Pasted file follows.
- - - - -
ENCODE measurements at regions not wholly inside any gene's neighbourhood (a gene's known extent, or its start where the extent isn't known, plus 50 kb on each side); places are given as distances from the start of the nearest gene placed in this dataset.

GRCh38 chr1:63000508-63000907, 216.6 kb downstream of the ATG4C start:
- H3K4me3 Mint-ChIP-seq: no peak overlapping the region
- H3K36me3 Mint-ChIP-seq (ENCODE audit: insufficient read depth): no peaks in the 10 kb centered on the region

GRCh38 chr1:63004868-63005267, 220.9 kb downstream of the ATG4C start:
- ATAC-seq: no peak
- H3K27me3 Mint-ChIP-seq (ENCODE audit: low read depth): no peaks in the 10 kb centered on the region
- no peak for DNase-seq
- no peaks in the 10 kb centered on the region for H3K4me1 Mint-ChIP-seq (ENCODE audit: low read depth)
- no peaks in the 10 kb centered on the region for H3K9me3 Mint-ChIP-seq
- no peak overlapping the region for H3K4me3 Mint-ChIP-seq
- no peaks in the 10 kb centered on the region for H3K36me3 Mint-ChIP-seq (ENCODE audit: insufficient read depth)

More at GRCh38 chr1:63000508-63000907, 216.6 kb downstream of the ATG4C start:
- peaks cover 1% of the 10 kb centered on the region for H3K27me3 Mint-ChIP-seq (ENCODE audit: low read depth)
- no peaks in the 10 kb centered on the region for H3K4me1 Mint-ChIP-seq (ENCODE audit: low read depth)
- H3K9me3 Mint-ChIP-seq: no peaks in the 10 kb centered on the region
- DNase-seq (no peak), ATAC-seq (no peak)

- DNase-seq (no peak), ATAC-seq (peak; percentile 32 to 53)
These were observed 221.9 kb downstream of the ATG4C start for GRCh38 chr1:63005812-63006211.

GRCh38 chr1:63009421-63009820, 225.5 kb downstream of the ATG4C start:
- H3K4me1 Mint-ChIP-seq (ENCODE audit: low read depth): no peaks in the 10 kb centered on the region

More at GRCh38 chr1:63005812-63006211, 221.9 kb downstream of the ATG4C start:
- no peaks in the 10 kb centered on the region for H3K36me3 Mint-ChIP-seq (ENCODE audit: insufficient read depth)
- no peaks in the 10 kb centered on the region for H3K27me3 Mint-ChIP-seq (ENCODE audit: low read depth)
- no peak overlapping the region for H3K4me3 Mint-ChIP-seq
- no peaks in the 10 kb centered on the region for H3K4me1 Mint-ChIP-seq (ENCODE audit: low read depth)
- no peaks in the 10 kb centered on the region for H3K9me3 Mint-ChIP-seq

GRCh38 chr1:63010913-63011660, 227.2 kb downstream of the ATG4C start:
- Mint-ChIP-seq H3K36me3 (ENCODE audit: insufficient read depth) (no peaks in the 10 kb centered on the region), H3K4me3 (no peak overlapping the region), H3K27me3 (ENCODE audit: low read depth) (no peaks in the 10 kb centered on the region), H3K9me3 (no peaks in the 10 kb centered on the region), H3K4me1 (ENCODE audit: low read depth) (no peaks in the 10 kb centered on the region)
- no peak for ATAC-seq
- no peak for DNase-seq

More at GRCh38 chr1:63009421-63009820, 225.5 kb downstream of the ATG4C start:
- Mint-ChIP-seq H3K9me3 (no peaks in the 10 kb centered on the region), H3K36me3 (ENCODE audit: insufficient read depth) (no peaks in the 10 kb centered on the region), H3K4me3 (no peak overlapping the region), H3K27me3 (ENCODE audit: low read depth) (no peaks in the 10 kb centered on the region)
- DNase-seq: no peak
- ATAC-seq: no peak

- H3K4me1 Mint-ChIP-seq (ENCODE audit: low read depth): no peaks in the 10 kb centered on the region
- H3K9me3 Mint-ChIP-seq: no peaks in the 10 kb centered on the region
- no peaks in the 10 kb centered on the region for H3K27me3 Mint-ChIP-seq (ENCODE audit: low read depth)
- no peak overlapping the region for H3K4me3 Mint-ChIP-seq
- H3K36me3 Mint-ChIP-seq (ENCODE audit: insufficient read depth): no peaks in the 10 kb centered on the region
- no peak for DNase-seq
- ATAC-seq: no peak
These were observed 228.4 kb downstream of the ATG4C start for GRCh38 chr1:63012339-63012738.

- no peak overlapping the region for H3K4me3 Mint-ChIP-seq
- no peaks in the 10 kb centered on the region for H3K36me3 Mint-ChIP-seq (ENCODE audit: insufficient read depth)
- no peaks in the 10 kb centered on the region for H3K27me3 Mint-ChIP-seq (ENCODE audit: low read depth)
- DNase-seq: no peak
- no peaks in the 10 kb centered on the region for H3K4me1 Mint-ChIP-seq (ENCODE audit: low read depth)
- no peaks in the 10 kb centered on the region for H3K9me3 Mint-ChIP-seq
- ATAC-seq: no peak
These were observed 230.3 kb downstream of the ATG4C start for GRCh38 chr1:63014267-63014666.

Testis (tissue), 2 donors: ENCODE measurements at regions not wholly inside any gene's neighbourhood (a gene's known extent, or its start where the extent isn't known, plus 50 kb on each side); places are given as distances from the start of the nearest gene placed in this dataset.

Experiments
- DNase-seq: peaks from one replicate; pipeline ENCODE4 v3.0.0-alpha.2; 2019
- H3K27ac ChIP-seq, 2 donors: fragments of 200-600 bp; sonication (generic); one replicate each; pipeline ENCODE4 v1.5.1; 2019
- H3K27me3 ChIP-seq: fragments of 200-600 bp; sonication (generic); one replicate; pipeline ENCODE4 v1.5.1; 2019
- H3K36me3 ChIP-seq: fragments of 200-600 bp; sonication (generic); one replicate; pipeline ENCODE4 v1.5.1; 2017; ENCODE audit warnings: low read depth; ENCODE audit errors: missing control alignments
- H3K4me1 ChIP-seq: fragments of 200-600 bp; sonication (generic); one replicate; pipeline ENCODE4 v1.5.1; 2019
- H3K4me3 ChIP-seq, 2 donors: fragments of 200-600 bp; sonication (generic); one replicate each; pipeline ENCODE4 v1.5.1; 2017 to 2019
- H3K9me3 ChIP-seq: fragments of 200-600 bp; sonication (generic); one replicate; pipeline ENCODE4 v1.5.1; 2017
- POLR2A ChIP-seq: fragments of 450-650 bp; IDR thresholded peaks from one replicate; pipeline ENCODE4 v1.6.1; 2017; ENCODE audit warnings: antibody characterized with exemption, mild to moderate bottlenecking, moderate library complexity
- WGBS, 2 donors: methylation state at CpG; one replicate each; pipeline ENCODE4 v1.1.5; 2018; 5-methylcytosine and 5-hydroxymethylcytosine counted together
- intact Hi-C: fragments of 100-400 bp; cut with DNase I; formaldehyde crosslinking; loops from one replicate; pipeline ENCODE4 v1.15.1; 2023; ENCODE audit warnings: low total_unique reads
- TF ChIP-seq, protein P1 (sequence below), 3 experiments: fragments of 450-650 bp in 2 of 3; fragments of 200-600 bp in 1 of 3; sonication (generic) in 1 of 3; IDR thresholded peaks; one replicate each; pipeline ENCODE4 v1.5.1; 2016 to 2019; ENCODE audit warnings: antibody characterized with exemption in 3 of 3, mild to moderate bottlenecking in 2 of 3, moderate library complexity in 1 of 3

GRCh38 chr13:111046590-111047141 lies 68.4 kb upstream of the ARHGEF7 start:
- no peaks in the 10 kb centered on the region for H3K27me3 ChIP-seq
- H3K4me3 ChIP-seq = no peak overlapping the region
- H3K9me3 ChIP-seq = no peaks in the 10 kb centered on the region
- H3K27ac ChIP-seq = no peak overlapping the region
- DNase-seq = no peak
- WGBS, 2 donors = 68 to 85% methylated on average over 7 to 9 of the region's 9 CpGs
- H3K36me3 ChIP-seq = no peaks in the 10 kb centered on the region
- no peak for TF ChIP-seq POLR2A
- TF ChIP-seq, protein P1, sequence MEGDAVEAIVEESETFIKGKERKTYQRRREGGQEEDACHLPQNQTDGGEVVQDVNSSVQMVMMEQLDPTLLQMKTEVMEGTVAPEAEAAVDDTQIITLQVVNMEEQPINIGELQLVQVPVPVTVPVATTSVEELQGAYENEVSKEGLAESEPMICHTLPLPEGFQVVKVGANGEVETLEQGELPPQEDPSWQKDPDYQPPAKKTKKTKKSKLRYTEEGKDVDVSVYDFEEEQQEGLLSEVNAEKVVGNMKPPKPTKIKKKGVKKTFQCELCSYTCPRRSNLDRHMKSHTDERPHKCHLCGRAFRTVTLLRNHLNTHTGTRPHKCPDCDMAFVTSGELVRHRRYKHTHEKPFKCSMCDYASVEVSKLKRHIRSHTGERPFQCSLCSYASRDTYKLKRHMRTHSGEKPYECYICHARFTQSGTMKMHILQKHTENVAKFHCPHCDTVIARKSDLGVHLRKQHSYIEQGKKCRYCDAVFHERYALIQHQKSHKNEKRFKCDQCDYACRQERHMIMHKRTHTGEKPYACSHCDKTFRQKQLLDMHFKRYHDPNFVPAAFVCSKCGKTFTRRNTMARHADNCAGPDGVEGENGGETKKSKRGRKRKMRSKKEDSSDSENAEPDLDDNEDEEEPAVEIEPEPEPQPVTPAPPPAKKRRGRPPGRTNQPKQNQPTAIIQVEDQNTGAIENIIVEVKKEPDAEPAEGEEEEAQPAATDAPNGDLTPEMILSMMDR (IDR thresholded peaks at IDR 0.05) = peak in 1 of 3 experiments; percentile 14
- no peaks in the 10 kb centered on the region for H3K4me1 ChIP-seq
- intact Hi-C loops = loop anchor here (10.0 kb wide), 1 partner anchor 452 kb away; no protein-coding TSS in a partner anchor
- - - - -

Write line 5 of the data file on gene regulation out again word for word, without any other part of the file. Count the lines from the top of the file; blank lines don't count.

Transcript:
GRCh38 chr1:63004868-63005267, 220.9 kb downstream of the ATG4C start: